I post various indicators and indices because I believe they should be carefully monitored.  However, as those familiar with this site are aware, I do not necessarily agree with what they depict or imply.
_____
The Special Note summarizes my overall thoughts about our economic situation
SPX at 2959.51 as this post is written

Broad-Based Indicators Of Economic Activity

The Chicago Fed National Activity Index (CFNAI) and the Aruoba-Diebold-Scotti Business Conditions Index (ADS Index) are two broad-based economic indicators that I regularly feature in this site.
The short-term and long-term trends of each continue to be notable.
The post on the Doug Short site of September 26, 2019, titled “The Philly Fed ADS Index Business Conditions Index Update” displays both the CFNAI MA-3 (3-month Moving Average) and ADS Index (91-Day Moving Average) from a variety of perspectives.
Of particular note, two of the charts, shown below, denote where the current levels of each reading is relative to the beginning of past recessionary periods, as depicted by the red dots.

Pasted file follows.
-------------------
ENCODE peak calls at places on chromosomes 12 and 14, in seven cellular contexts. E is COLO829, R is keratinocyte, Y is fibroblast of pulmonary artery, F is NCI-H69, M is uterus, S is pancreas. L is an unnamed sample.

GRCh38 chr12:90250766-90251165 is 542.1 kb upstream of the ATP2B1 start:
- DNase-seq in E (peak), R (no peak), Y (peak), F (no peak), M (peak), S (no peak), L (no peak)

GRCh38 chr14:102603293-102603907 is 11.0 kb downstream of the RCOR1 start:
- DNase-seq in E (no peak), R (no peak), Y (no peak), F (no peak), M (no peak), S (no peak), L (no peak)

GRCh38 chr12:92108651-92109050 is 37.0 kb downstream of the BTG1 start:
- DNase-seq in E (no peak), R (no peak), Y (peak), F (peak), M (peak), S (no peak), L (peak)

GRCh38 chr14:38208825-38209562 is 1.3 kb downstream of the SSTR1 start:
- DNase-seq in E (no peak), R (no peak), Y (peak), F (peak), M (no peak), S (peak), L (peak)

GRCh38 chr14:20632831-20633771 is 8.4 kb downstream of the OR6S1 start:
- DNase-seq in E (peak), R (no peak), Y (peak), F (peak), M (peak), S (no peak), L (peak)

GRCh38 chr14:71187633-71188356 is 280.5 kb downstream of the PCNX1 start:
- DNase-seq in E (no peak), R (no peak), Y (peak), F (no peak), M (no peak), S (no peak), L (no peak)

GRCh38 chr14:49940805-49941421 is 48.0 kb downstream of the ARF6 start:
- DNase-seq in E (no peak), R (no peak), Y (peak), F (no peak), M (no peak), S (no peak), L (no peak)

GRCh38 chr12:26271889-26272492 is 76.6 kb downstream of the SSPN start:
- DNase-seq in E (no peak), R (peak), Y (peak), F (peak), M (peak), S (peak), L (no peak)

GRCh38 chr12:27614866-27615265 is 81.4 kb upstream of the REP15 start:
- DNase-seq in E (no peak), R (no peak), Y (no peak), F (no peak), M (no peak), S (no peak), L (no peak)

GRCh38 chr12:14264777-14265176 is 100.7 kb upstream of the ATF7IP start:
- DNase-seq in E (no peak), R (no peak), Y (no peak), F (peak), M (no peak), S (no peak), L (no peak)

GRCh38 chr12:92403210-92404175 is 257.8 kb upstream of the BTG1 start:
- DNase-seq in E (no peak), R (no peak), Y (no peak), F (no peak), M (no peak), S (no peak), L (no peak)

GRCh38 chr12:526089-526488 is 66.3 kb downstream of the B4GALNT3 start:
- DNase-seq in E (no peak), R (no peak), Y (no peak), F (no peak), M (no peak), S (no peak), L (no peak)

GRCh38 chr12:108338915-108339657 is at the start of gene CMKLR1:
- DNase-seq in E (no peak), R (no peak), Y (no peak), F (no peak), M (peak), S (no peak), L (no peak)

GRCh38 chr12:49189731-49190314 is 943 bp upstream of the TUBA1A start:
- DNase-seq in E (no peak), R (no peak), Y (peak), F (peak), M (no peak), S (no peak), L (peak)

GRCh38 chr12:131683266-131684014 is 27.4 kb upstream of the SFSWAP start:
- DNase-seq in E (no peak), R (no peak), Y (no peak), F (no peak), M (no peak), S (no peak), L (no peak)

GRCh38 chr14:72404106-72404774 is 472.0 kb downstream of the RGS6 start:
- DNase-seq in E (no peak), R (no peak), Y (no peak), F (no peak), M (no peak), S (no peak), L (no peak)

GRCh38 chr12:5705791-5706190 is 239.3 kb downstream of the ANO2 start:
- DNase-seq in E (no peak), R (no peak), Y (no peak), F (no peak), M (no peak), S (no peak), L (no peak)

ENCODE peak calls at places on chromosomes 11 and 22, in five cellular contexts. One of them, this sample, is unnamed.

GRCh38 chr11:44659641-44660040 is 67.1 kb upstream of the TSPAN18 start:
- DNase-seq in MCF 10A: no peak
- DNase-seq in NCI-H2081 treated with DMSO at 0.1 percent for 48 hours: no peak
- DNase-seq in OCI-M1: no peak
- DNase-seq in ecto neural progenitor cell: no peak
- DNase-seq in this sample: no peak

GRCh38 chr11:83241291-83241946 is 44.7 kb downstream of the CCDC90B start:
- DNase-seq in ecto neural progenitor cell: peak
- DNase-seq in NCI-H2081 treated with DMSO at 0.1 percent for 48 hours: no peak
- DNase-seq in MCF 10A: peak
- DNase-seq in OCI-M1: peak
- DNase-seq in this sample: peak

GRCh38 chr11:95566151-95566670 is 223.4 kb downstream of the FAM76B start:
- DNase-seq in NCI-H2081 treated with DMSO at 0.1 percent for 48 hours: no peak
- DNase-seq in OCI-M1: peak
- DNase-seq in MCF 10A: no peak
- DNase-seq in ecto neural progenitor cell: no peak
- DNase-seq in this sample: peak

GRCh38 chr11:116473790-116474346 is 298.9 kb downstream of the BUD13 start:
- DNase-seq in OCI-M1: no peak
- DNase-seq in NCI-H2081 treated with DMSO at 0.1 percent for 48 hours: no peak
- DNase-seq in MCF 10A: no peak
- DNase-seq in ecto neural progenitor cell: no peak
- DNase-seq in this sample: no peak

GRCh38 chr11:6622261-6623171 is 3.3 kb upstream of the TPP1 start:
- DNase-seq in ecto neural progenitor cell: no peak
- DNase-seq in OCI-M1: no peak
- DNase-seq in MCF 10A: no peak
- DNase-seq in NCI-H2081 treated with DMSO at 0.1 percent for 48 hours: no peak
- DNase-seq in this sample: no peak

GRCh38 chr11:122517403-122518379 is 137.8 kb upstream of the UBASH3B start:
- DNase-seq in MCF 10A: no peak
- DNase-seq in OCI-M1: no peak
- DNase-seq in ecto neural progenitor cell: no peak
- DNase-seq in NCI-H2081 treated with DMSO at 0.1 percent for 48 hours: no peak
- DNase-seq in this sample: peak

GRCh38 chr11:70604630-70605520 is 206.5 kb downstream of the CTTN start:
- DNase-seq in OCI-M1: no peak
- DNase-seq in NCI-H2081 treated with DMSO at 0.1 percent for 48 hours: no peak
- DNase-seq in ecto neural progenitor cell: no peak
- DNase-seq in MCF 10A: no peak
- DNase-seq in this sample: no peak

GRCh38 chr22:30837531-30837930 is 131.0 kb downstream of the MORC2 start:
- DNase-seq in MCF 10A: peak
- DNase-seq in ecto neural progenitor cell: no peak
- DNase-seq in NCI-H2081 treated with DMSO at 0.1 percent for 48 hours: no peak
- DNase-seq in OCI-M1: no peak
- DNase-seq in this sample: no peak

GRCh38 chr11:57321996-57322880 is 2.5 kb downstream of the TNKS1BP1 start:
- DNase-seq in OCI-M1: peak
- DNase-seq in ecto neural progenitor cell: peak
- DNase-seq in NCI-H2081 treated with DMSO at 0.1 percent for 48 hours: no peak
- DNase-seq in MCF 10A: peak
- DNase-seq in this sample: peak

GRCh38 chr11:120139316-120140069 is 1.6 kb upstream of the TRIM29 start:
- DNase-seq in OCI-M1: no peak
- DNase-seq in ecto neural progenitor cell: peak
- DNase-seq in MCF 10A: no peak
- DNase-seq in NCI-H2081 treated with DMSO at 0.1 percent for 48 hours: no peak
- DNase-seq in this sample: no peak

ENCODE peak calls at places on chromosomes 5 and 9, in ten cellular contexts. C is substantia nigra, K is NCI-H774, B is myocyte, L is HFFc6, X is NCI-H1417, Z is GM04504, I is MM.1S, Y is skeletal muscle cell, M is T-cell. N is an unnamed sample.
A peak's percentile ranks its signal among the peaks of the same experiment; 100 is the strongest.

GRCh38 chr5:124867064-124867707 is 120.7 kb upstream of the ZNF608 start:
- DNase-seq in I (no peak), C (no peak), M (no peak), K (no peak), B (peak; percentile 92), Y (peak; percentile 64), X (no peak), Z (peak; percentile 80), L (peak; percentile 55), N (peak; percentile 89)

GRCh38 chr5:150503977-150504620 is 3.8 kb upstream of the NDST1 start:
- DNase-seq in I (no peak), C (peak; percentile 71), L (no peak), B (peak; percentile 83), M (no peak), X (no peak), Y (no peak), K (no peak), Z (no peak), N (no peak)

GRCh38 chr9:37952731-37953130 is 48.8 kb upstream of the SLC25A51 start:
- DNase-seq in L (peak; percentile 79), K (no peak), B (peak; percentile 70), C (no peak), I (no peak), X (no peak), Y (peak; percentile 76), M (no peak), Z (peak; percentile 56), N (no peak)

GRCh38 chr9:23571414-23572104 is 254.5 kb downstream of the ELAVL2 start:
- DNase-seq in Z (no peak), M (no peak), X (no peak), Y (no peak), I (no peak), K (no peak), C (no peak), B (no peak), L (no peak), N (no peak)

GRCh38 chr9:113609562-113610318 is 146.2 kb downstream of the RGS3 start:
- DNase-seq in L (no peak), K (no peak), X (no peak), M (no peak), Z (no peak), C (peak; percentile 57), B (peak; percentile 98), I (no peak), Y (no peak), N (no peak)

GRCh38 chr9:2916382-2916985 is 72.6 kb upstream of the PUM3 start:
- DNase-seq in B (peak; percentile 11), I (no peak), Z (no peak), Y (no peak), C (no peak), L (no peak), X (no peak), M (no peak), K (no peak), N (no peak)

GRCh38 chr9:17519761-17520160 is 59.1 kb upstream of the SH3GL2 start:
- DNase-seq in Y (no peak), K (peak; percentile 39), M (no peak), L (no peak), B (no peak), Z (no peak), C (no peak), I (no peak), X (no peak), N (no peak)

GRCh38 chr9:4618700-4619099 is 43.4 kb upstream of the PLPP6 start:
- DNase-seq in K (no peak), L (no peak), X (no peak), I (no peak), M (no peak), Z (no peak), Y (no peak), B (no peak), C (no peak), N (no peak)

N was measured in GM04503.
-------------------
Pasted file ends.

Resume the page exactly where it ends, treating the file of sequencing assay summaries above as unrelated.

The CFNAI MA-3:
(click on charts to enlarge images)
CFNAIMA3
The ADS Index, 91-Day MA:
ADS Index
Also shown in the aforementioned post is a chart of each with a long-term trendline (linear regression) as well as a chart depicting GDP for comparison purposes.
_________
I post various indicators and indices because I believe they should be carefully monitored.  However, as those familiar with this site are aware, I do not necessarily agree with what they depict or imply.
_____
The Special Note summarizes my overall thoughts about our economic situation
SPX at 2977.62 as this post is written

Wednesday, September 25, 2019

Money Supply Charts Through August 2019

For reference purposes, below are two sets of charts depicting growth in the money supply.
The first shows the MZM (Money Zero Maturity), defined in FRED as the following:
M2 less small-denomination time deposits plus institutional money funds.
Money Zero Maturity is calculated by the Federal Reserve Bank of St. Louis.
Here is the “MZM Money Stock” (seasonally adjusted) chart, updated on September 19, 2019 depicting data through August 2019, with a value of $16,474.2 Billion: